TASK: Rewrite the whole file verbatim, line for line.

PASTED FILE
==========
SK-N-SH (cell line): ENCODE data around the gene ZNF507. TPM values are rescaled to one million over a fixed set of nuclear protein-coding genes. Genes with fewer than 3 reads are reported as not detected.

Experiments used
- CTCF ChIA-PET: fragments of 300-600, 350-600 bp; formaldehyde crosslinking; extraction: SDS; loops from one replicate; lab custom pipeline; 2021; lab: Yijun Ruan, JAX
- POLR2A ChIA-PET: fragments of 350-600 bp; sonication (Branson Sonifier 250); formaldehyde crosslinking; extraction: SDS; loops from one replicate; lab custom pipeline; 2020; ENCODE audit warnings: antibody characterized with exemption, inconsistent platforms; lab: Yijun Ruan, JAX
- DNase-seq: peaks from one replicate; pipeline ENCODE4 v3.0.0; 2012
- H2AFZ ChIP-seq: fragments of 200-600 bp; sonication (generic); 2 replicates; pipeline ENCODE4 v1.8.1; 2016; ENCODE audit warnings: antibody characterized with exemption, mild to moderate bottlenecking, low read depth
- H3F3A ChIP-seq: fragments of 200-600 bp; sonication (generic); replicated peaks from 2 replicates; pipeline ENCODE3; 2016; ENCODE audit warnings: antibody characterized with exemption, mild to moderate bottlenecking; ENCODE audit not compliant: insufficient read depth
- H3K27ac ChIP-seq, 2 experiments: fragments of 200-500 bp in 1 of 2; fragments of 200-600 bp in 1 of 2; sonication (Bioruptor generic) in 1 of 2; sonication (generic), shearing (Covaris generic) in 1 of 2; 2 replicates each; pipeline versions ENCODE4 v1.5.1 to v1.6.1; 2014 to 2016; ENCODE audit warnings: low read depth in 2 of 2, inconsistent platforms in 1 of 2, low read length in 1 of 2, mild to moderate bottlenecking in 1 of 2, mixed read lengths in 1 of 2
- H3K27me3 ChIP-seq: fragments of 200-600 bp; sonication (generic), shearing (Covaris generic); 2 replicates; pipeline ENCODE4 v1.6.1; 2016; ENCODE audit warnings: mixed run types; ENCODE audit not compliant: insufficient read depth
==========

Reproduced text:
SK-N-SH (cell line): ENCODE data around the gene ZNF507. TPM values are rescaled to one million over a fixed set of nuclear protein-coding genes. Genes with fewer than 3 reads are reported as not detected.

Experiments used
- CTCF ChIA-PET: fragments of 300-600, 350-600 bp; formaldehyde crosslinking; extraction: SDS; loops from one replicate; lab custom pipeline; 2021; lab: Yijun Ruan, JAX
- POLR2A ChIA-PET: fragments of 350-600 bp; sonication (Branson Sonifier 250); formaldehyde crosslinking; extraction: SDS; loops from one replicate; lab custom pipeline; 2020; ENCODE audit warnings: antibody characterized with exemption, inconsistent platforms; lab: Yijun Ruan, JAX
- DNase-seq: peaks from one replicate; pipeline ENCODE4 v3.0.0; 2012
- H2AFZ ChIP-seq: fragments of 200-600 bp; sonication (generic); 2 replicates; pipeline ENCODE4 v1.8.1; 2016; ENCODE audit warnings: antibody characterized with exemption, mild to moderate bottlenecking, low read depth
- H3F3A ChIP-seq: fragments of 200-600 bp; sonication (generic); replicated peaks from 2 replicates; pipeline ENCODE3; 2016; ENCODE audit warnings: antibody characterized with exemption, mild to moderate bottlenecking; ENCODE audit not compliant: insufficient read depth
- H3K27ac ChIP-seq, 2 experiments: fragments of 200-500 bp in 1 of 2; fragments of 200-600 bp in 1 of 2; sonication (Bioruptor generic) in 1 of 2; sonication (generic), shearing (Covaris generic) in 1 of 2; 2 replicates each; pipeline versions ENCODE4 v1.5.1 to v1.6.1; 2014 to 2016; ENCODE audit warnings: low read depth in 2 of 2, inconsistent platforms in 1 of 2, low read length in 1 of 2, mild to moderate bottlenecking in 1 of 2, mixed read lengths in 1 of 2
- H3K27me3 ChIP-seq: fragments of 200-600 bp; sonication (generic), shearing (Covaris generic); 2 replicates; pipeline ENCODE4 v1.6.1; 2016; ENCODE audit warnings: mixed run types; ENCODE audit not compliant: insufficient read depth